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GNOME

GNOME 3.28 Desktop Gets First Point Release, It's Ready for Mass Deployment

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GNOME

GNOME 3.28 is the latest version of the open source desktop environment used by default in numerous GNU/Linux distributions, including the Ubuntu, Fedora, Red Hat Enterprise Linux, and others. It was officially released last month on March 14, but it usually takes a couple of weeks for it to land in the stable software repositories of these distros.

This usually happens when the first point release is out, GNOME 3.28.1 in this case, which was announced a few moments ago by Javier Jardón of the GNOME Release Team via an email announcement on Friday, noting the fact that the GNOME 3.28.1 packages should arrive shortly in the repositories of your favorite GNU/Linux distribution.

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Also: GNOME 3.28.1 Released With Several Refinements

Awesome GNOME extensions for developers

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GNOME

Extensions add immense flexibility to the GNOME 3 desktop environment. They give users the advantage of customizing their desktop while adding ease and efficiency to their workflow. The Fedora Magazine has already covered some great desktop extensions such as EasyScreenCast, gTile, and OpenWeather. This article continues that coverage by focusing on extensions tailored for developers.

If you need assistance installing GNOME extensions, refer to the article How to install a GNOME Shell extension.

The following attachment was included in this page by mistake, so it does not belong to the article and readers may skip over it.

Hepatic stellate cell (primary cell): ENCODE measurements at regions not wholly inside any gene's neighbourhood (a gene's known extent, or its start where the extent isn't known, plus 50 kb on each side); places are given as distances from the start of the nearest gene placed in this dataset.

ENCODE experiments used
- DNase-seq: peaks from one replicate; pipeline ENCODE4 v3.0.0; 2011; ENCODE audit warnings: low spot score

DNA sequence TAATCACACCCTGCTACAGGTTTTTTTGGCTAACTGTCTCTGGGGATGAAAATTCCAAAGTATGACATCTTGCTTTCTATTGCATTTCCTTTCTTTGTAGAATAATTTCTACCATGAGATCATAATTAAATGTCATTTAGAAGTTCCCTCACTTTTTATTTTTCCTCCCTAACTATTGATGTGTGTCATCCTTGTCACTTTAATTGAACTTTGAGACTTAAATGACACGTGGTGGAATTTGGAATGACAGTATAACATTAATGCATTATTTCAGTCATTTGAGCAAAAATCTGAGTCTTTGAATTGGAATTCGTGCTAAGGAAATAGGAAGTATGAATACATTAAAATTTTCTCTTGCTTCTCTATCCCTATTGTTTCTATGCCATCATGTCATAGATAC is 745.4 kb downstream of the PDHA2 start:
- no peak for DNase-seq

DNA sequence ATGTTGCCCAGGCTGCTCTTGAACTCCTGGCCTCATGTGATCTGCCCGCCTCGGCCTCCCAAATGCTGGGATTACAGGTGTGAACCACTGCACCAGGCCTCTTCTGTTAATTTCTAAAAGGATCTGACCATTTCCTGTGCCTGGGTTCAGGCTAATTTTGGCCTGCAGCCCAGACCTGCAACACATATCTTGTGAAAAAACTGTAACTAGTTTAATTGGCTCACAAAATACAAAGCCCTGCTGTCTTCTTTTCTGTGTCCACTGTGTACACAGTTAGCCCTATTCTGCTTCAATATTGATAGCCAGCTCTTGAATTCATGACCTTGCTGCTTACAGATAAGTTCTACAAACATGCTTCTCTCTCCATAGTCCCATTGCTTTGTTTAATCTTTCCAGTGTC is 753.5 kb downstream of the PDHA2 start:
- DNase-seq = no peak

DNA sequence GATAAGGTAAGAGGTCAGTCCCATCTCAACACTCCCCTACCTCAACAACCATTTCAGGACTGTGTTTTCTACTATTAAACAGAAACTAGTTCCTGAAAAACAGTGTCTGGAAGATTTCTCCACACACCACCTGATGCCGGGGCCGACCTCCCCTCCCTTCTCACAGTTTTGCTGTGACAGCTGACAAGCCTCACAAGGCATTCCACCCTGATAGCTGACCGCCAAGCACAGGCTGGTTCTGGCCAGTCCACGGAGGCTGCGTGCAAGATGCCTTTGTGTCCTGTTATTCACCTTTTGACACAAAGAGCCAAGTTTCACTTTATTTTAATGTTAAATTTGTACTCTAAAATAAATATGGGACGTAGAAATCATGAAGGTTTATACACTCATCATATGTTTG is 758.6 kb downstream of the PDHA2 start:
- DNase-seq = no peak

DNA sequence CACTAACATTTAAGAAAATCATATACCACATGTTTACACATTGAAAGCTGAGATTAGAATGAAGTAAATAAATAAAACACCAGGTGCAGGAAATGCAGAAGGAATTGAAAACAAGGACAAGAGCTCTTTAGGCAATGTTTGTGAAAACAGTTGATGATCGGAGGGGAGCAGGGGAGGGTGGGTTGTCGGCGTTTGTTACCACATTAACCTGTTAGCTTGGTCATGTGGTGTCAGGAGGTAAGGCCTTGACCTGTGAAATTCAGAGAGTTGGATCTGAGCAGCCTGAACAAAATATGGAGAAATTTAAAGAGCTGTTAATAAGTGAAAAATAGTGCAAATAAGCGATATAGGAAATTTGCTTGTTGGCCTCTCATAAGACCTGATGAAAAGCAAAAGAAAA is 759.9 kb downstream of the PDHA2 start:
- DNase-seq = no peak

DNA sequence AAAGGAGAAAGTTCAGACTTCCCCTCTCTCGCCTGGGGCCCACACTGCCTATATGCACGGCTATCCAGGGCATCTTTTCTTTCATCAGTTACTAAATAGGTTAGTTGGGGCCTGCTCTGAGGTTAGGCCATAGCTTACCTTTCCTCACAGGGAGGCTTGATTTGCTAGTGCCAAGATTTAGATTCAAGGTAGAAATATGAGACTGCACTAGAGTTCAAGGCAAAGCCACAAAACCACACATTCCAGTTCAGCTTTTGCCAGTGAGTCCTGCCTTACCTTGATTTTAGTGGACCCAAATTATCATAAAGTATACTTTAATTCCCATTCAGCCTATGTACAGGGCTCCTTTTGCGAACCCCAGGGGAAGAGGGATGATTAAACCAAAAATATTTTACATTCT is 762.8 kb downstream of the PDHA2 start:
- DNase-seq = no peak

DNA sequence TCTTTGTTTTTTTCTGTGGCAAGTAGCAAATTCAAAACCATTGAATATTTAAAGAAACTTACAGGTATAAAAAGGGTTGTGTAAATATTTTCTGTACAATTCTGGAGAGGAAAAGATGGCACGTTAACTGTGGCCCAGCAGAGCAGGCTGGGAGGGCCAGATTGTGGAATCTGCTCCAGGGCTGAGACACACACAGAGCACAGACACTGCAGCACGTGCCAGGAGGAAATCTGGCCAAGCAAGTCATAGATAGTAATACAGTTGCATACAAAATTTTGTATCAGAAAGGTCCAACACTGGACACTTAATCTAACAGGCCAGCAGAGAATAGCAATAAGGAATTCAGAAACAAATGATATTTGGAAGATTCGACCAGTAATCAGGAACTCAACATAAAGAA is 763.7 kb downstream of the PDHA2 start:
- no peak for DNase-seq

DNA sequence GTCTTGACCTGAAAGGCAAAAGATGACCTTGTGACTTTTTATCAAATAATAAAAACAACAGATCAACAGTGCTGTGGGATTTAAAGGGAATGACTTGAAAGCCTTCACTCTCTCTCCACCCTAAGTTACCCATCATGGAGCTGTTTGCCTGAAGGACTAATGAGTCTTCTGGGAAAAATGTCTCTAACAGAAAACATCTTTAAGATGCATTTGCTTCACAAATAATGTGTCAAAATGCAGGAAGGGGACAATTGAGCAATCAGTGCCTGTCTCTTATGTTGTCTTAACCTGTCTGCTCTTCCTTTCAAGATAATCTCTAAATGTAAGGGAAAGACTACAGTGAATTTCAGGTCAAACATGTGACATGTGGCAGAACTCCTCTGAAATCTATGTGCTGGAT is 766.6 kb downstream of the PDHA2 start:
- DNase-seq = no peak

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Also: Free software desktops to 2020 & beyond

System76 becomes GNOME Foundation Advisory Board member

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GNOME

System76 has long been a huge champion of both Linux and open source. If you aren't familiar, the company sells premium computers running the Ubuntu operating system. Recently, the company decided to create its own Ubuntu-based distro called "Pop!_OS" which uses the GNOME desktop environment.

Today, the Denver, Colorado-based System76 takes its commitment to GNOME even further by becoming a Foundation Advisory Board member. It joins other respected companies on the board such as Google, Red Hat, and Canonical to name a few.

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KDE and GNOME: Offline Vaults, AtCore, KDE Connect and Nautilus

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KDE
GNOME
  • Offline Vaults for an extra layer of protection